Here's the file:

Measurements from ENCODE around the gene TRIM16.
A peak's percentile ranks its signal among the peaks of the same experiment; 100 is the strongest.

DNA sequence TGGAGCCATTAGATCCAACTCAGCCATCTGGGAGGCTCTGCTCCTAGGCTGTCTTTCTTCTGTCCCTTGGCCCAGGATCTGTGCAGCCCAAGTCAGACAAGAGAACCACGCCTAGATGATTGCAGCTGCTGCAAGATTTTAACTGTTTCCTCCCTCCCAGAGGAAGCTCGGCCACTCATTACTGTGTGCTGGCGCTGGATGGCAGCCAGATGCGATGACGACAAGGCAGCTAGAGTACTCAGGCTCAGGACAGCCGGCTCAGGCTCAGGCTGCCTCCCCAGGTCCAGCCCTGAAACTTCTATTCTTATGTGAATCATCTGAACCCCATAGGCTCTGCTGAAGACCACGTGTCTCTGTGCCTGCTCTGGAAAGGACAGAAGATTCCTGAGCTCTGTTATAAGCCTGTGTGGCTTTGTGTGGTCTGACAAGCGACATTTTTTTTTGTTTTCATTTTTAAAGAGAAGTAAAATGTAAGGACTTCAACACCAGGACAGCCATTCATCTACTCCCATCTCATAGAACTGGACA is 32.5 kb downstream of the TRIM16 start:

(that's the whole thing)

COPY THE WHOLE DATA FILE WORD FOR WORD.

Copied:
Measurements from ENCODE around the gene TRIM16.
A peak's percentile ranks its signal among the peaks of the same experiment; 100 is the strongest.

DNA sequence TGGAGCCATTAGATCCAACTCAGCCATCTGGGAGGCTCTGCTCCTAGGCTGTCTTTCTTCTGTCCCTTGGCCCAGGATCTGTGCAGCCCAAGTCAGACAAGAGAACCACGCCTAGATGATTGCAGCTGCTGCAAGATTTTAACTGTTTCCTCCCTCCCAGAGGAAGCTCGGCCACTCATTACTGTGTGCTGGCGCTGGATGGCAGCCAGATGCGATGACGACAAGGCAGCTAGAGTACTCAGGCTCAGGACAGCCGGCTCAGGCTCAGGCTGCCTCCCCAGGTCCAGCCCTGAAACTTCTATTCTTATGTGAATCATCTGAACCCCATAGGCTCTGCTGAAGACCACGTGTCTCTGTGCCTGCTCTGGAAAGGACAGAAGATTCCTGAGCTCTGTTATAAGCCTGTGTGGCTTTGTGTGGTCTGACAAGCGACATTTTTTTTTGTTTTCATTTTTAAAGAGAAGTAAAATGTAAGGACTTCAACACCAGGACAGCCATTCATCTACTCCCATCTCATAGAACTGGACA is 32.5 kb downstream of the TRIM16 start: